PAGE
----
Implementation History The program developer is aware of two implementations that have been evaluated; most schools and districts conduct their own evaluations and are not required to submit data or results to the developer. Since TGFV was first implemented in 1996, it has been used in approximately 2,000 school districts nationwide and has reached an estimated 5 million students.
NIH Funding/CER Studies Partially/fully funded by National Institutes of Health: No
Evaluated in comparative effectiveness research studies: No
Adaptations No population- or culture-specific adaptations of the intervention were identified by the developer.
Adverse Effects No adverse effects, concerns, or unintended consequences were identified by the developer.
IOM Prevention Categories Universal

Quality of Research
Review Date: April 2008

Documents Reviewed

The documents below were reviewed for Quality of Research. The research point of contact can provide information regarding the studies reviewed and the availability of additional materials, including those from more recent studies that may have been conducted.

Study 1

Bacon, T. P. (2003). Technical report: The effects of the Too Good for Violence prevention program on student behaviors and protective factors. A project funded by the C. E. Mendez Foundation, Inc., Tampa, FL.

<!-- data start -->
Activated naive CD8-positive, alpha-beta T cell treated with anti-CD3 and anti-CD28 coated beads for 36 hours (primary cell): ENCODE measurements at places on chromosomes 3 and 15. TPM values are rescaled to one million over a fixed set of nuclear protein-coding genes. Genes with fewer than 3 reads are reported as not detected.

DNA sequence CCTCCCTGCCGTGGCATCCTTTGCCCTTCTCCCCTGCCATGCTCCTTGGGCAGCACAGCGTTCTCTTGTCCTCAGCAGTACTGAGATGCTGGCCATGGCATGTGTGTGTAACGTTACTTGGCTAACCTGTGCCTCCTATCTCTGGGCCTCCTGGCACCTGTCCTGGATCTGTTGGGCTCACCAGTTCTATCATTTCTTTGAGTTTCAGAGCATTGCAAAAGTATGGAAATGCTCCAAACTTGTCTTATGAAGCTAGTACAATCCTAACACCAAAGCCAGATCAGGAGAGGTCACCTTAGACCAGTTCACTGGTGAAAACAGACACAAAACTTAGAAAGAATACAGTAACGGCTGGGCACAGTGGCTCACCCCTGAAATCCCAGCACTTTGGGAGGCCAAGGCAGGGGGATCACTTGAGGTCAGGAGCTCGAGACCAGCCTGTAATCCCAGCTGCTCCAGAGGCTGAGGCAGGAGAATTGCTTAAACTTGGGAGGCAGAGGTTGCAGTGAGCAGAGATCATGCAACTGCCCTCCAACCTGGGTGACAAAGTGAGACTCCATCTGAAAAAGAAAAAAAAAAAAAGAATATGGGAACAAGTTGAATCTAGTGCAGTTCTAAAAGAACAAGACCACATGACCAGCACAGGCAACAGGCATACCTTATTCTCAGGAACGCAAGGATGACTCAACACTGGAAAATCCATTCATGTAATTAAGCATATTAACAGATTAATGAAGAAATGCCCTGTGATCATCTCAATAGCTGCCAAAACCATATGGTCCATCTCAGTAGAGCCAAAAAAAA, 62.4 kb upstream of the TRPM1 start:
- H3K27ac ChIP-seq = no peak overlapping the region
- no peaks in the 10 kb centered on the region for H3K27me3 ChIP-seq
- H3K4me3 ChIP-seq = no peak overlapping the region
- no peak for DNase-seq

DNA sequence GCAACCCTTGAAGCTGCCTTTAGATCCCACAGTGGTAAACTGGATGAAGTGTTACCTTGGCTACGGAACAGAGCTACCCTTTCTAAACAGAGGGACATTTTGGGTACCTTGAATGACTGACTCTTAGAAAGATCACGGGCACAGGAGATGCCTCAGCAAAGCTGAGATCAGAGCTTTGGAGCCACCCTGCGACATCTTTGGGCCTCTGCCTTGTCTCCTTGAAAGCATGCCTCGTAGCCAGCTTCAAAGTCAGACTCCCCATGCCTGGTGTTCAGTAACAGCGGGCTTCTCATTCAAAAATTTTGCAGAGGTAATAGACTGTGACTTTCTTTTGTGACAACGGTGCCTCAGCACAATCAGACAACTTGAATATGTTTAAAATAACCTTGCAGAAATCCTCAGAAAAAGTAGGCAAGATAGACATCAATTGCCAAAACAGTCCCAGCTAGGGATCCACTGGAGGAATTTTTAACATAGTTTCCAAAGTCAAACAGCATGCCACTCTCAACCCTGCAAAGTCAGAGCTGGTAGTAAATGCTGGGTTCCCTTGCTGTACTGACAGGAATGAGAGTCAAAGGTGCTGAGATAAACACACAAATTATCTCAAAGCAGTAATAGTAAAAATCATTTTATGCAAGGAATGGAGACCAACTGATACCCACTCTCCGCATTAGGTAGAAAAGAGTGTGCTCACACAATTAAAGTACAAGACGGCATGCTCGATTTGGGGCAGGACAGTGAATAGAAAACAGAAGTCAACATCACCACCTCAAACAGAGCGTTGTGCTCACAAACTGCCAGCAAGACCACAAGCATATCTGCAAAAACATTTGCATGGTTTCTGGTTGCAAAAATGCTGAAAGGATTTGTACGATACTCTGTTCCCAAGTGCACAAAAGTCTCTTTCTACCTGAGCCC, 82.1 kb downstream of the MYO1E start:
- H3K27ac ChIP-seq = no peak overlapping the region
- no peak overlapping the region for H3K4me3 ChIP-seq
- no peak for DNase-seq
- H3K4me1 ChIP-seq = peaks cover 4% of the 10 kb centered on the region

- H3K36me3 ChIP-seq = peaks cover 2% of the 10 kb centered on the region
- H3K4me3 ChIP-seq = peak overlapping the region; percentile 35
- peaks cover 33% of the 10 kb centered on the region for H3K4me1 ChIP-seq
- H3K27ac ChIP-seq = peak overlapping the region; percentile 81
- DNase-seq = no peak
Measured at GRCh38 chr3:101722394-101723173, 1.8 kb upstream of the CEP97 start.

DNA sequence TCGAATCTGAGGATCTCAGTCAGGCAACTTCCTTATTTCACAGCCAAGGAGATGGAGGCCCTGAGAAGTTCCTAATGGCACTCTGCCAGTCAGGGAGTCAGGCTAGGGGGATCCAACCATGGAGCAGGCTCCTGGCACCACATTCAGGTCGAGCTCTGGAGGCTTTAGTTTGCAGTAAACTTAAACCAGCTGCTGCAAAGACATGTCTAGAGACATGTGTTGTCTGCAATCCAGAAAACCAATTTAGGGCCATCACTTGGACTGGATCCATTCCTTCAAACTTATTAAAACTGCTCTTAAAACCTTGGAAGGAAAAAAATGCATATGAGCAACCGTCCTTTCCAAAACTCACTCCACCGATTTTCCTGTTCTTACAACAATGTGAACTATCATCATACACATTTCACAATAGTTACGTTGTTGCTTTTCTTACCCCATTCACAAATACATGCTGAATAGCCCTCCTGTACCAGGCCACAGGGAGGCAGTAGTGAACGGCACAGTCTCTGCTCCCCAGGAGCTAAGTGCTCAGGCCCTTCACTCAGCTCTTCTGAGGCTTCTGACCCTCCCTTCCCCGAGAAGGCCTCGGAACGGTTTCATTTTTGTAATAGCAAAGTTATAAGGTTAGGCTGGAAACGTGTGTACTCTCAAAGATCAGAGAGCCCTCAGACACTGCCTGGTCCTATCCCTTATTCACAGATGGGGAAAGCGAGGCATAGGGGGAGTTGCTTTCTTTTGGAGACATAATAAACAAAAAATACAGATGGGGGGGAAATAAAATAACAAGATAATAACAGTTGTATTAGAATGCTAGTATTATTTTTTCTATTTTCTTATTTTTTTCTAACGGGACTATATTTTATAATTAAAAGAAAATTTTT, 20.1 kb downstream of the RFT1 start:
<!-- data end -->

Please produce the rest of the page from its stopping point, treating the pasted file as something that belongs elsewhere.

Hall, B. W., & Bacon, T. P. (2005). Building a foundation against violence: Impact of a school-based prevention program on elementary students. Journal of School Violence, 4(4), 63-83.

Supplementary Materials

Bacon, T. P. (2001). Evaluation of the Too Good for Drugs and Violence--High School prevention program. A report produced for a project funded by the Florida Department of Education, Department of Safe and Drug-Free Schools, Tallahassee, FL.

Bacon, T. P. (2001). Impact on high school students' behaviors and protective factors: A pilot study of the Too Good for Drugs and Violence prevention program. Florida Educational Research Council, Inc., Research Bulletin, 32(3 & 4), 1-40.

Bacon, T. P. (2004). Technical report: Pilot study of the Too Good for Drugs and Violence after-school activities program. A project funded by the C. E. Mendez Foundation, Inc., Tampa, FL.